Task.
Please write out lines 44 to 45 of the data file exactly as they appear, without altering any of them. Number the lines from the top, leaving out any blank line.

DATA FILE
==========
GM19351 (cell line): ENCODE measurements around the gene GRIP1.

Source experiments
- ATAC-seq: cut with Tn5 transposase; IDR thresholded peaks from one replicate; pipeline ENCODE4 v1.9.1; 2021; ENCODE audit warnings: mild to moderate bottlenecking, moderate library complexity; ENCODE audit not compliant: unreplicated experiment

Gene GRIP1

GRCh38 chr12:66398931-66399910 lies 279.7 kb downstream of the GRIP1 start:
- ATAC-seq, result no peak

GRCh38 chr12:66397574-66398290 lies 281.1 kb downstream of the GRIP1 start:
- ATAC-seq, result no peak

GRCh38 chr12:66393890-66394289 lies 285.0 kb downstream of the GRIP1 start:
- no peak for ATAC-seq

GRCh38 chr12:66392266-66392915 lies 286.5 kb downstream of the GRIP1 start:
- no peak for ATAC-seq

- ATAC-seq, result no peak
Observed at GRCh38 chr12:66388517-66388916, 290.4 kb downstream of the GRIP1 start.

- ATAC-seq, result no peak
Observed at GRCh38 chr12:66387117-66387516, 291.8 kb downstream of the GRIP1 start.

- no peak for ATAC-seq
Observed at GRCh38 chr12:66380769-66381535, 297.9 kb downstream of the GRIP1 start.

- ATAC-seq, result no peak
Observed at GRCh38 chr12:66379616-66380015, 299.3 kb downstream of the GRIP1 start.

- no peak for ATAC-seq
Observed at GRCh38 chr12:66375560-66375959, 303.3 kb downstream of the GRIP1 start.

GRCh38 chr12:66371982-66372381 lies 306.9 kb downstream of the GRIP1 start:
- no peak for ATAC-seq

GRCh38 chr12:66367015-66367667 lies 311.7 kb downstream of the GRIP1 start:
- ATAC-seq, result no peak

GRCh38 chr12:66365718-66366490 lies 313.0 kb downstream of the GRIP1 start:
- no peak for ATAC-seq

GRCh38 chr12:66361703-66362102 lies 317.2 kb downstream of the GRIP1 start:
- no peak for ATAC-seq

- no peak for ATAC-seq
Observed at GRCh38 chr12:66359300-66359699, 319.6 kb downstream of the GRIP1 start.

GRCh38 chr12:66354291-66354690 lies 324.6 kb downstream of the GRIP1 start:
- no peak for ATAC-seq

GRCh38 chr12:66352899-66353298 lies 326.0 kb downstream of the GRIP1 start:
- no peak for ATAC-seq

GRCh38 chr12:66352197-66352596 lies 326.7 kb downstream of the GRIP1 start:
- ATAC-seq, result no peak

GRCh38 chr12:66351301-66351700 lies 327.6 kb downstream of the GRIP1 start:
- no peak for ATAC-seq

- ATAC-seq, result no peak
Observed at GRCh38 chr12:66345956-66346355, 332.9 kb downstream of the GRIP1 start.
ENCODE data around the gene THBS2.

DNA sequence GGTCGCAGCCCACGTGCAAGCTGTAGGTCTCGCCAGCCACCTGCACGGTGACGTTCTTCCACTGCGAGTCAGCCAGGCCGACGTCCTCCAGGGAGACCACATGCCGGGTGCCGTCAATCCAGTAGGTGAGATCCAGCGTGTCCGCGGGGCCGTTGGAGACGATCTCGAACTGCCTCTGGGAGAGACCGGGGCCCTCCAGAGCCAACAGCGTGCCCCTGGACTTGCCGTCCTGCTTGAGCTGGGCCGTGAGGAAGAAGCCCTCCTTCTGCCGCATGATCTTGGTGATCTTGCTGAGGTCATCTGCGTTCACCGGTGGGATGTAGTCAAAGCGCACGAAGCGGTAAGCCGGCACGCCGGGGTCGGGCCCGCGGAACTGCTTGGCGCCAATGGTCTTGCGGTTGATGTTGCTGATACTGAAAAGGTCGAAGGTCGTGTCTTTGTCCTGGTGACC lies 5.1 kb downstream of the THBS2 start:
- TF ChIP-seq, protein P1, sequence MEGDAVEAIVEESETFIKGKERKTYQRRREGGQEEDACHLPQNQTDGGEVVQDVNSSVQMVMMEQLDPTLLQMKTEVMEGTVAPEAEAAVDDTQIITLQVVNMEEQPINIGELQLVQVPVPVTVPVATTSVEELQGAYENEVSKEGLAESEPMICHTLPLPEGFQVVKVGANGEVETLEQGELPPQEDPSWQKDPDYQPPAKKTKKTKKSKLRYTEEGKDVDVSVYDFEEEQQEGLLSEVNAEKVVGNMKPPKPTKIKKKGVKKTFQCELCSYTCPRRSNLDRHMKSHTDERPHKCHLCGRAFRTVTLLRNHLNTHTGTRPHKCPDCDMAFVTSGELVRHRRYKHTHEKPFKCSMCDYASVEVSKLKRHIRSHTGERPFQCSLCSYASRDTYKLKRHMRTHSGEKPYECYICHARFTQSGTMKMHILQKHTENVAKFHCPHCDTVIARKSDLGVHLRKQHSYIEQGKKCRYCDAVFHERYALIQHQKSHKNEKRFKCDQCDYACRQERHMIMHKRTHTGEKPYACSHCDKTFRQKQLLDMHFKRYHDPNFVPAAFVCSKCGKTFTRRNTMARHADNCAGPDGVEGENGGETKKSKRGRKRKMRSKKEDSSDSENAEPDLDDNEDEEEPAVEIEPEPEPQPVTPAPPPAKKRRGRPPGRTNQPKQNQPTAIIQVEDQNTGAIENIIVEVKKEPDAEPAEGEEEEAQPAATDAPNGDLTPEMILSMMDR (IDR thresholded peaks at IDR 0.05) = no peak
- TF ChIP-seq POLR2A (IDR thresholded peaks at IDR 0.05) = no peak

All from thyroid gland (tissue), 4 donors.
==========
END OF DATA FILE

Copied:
DNA sequence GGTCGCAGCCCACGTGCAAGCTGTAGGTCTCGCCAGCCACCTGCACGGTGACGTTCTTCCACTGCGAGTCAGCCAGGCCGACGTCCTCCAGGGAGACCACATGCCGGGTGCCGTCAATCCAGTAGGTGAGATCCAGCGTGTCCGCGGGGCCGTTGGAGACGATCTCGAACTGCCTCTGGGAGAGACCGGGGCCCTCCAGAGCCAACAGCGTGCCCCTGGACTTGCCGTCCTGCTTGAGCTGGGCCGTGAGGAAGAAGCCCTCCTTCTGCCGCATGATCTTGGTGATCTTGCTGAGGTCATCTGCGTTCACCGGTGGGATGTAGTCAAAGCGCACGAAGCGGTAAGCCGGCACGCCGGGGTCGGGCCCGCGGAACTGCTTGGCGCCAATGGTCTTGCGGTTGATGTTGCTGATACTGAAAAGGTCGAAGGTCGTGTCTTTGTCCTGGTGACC lies 5.1 kb downstream of the THBS2 start:
- TF ChIP-seq, protein P1, sequence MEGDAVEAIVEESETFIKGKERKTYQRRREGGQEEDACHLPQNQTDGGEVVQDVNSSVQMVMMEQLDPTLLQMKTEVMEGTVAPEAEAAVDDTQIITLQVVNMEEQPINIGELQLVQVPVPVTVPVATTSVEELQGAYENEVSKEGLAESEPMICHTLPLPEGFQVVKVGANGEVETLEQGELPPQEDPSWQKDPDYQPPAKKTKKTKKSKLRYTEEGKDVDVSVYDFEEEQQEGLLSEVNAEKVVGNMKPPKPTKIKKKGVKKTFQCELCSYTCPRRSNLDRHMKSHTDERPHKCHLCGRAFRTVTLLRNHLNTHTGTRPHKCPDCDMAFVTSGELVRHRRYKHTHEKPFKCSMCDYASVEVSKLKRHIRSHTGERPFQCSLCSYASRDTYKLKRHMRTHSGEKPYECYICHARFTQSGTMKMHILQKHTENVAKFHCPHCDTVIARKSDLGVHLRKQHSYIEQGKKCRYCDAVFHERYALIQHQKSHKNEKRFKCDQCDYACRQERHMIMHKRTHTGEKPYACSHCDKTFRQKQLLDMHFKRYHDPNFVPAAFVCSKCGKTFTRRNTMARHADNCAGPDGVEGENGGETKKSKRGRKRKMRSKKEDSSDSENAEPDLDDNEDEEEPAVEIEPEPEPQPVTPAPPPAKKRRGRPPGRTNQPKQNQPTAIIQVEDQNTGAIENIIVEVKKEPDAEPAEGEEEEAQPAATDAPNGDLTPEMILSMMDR (IDR thresholded peaks at IDR 0.05) = no peak